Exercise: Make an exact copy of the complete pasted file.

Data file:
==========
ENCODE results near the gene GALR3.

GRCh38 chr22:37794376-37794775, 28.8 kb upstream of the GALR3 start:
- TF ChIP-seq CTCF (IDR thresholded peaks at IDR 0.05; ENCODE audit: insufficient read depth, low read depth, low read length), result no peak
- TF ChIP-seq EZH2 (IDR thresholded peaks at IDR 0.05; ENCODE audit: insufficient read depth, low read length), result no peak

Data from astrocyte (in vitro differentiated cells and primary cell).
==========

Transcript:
ENCODE results near the gene GALR3.

GRCh38 chr22:37794376-37794775, 28.8 kb upstream of the GALR3 start:
- TF ChIP-seq CTCF (IDR thresholded peaks at IDR 0.05; ENCODE audit: insufficient read depth, low read depth, low read length), result no peak
- TF ChIP-seq EZH2 (IDR thresholded peaks at IDR 0.05; ENCODE audit: insufficient read depth, low read length), result no peak

Data from astrocyte (in vitro differentiated cells and primary cell).